Pings & Packets from eWEEK Labs - 19

WS__FTP Pro keeps large files moving ... Whitebirch aces financials ... End spam by understanding it.

WS__FTP Pro Keeps Large Files Moving

If you say "FTP" to 95 percent of the people who use the Internet on a daily basis, theyll probably think you want to send some flowers or are talking about an old alternative rock band.

And most of those who know what FTP is—as in file transfer protocol—are probably very happy using a browser, a command prompt or a free tool to download and upload files to an FTP server. But a more serious FTP client tool is a necessity for serious FTP users—including Web site authors and managers and other workers who need to transfer large files.

Ipswitchs WS_FTP Professional 2006, released last month, has significant improvements that keep it among the few FTP clients that are worth paying for. Among the new features are single-pane views, a work space feature that let me view related servers and folders together, and my favorite: the ability to send an e-mail notification when tasks are complete.

WS_FTP Professional 2006 also supports AES (Advanced Encryption Standard) for secure file transfers.

Pricing for WS_FTP Professional starts at $54.95. For more information, go to www.ipswitch.com.

--Jim Rapoza

Whitebirch Aces Financials

Offering a substantial improvement over spreadsheets for business financial analysis tasks, Projected Financials, from Whitebirch Software, has added charting capabilities, customized report definitions, covenant compliance monitoring and greatly expanded customization features in its Version 4.0 update, along with additional modeling flexibility in its Version 4.1., both of which were released last month.

Available for online use, with licenses beginning at $250 per month, and for local installation, with server licenses beginning at $2,500, Projected Financials models business activities over time in a far more structured fashion than a spreadsheets rows and columns. Assumptions, alternative scenarios and clearly formatted reports all take on far greater clarity, while Web-based collaboration aids ease discussion and reporting.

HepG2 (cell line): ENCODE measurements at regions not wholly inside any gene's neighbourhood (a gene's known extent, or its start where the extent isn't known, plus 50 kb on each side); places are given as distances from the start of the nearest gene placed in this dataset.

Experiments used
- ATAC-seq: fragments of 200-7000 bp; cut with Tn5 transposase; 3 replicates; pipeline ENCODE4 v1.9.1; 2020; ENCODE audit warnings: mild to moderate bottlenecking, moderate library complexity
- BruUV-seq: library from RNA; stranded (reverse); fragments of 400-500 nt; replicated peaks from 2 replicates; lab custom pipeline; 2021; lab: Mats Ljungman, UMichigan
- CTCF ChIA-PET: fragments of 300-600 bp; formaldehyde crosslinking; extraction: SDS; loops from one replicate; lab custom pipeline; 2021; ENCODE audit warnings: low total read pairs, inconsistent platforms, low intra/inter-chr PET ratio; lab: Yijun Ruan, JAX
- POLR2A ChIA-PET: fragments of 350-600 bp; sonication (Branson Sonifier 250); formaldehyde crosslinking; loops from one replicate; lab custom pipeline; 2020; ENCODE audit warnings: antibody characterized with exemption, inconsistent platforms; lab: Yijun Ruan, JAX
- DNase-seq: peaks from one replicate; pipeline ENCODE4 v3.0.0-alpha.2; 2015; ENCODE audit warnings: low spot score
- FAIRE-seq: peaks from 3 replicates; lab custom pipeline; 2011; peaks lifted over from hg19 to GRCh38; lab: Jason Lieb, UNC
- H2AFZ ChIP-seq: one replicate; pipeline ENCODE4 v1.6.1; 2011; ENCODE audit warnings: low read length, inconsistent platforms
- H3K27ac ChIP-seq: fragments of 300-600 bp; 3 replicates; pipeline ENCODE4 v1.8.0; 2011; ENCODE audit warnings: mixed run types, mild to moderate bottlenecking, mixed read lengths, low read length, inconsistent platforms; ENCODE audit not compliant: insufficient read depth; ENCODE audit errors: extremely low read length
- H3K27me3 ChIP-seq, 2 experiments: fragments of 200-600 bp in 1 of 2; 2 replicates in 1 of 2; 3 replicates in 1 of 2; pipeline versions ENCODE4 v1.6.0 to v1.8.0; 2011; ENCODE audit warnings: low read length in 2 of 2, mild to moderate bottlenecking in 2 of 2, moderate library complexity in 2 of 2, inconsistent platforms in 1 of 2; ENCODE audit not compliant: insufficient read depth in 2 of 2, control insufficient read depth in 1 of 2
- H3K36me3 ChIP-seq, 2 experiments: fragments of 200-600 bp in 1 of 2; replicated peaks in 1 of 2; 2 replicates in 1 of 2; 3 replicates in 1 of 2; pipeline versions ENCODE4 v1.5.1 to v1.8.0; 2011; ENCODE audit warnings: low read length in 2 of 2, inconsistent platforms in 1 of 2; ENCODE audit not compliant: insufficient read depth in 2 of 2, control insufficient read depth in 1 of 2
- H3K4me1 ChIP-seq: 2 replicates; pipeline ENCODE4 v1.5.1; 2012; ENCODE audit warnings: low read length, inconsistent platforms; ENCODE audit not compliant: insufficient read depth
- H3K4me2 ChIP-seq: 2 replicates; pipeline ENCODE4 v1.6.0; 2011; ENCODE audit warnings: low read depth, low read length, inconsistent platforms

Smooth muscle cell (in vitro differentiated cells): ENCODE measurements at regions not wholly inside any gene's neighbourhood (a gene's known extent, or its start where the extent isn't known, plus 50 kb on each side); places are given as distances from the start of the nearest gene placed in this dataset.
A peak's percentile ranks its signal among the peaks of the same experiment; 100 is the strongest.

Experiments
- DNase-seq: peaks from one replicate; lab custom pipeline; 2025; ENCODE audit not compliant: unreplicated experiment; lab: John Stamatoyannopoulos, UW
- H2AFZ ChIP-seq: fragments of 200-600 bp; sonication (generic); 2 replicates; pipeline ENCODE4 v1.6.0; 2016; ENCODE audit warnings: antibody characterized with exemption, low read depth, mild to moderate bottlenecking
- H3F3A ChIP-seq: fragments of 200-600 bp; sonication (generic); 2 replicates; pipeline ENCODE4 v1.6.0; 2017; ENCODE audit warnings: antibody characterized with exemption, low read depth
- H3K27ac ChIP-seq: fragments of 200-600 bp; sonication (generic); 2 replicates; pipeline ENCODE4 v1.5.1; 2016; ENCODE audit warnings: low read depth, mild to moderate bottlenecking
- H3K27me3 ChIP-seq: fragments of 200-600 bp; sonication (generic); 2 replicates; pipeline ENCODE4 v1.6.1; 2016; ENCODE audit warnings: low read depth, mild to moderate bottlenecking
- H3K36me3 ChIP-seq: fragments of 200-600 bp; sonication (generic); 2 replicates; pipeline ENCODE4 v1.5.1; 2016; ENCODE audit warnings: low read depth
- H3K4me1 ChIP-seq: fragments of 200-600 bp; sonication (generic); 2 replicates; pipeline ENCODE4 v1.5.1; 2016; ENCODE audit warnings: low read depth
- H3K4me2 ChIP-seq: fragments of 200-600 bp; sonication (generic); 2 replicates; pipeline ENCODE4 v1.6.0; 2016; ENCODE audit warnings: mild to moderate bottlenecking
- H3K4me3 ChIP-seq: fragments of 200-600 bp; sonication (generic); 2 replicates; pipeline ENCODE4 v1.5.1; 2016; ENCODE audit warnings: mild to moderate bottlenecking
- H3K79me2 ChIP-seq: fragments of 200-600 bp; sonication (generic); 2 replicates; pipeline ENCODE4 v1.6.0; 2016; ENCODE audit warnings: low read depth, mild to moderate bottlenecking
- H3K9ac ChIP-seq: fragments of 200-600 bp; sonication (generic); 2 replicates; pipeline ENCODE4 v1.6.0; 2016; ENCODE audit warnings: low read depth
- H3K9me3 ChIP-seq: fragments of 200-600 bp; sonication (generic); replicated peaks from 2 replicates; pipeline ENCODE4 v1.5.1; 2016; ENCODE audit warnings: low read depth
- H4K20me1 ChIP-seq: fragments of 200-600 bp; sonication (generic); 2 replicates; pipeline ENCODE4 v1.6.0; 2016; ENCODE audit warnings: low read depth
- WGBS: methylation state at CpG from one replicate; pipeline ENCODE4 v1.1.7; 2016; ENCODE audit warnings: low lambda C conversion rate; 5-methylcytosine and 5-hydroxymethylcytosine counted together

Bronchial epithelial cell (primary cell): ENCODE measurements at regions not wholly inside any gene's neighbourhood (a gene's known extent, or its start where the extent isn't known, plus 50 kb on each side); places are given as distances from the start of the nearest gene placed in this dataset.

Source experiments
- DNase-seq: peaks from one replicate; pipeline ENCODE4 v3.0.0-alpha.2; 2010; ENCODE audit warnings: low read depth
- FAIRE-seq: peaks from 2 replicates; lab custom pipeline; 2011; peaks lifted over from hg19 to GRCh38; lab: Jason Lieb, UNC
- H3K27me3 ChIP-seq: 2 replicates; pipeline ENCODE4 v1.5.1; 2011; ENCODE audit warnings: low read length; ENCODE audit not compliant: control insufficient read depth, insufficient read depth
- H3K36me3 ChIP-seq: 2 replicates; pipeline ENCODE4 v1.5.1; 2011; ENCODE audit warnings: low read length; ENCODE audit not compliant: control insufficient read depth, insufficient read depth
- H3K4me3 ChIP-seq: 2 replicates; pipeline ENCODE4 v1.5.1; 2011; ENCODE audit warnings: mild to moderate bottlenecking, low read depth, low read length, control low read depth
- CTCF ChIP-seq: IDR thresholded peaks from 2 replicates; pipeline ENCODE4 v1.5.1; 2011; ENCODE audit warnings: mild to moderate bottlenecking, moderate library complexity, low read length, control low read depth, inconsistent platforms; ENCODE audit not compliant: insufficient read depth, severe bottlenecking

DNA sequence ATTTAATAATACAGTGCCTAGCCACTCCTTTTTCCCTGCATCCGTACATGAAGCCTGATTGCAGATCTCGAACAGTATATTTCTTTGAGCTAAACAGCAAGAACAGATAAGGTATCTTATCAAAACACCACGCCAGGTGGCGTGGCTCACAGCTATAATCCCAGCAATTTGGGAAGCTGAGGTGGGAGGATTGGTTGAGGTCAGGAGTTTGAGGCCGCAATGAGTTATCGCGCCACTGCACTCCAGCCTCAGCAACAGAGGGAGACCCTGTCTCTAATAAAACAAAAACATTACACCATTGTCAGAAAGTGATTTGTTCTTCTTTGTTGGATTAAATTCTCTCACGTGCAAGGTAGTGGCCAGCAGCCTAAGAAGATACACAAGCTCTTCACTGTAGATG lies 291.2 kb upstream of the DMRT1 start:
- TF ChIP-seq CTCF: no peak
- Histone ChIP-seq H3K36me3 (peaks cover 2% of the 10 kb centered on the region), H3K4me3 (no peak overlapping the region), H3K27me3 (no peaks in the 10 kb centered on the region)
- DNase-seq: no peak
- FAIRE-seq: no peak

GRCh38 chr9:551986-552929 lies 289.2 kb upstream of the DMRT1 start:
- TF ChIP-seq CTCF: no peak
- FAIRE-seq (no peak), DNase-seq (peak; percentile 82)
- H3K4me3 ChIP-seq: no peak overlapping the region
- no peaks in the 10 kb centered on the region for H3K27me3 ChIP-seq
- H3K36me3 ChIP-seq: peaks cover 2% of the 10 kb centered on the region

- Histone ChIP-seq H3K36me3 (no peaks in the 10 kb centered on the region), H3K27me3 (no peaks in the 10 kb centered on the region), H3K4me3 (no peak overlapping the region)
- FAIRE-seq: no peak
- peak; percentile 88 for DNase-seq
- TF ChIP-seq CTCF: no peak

Many organizations facing legislative and regulatory deadlines to achieve improved rigor and transparency in their internal controls should take the time to consider this overhaul of whats all too often a spreadsheet-and-e-mail budgeting and reporting process.

This is also a good time to start looking ahead to Whitebirchs planned fourth-quarter release of an enterprise-class version of the product that will feature greater flexibility in controlling the visibility of multitier models—for example, giving department heads control of their own components while letting those components be rolled up into higher-level models with more restricted access.

For more information, go to projectedfinancials.com.

--Peter Coffee

End Spam by Understanding It

When I got "Ending Spam: Bayesian Content Filtering and the Art of Statistical Language Classification," I thought, "Can there really be a need for yet another book about spam filters?"

As it turns out, the answer is yes. IT managers who want a better understanding of how anti-spam products work should shell out the $39.95 price of this 312-page book at once.

In addition to providing a thorough treatment of the theoretical concepts of anti-spam filters, author Jonathan A. Zdziarski gives a nice little survey history of the development of spam. Its clear from reading "Ending Spam" that if more effective anti-spam measures had been taken at the very beginning of the spam problem, we would probably have a much better Internet e-mail system today.

But back to enterprise IT. "Ending Spam" is a good resource for gaining an even footing with anti-spam vendors for the purposes of gaining improved accuracy in sorting ham from spam. The book also makes a strong argument for considering open-source anti-spam filtering tools.

"Ending Spam: Bayesian Content Filtering and the Art of Statistical Language Classification" is available in bookstores or from No Starch Press at www.nostarch.com.

--Cameron Sturdevant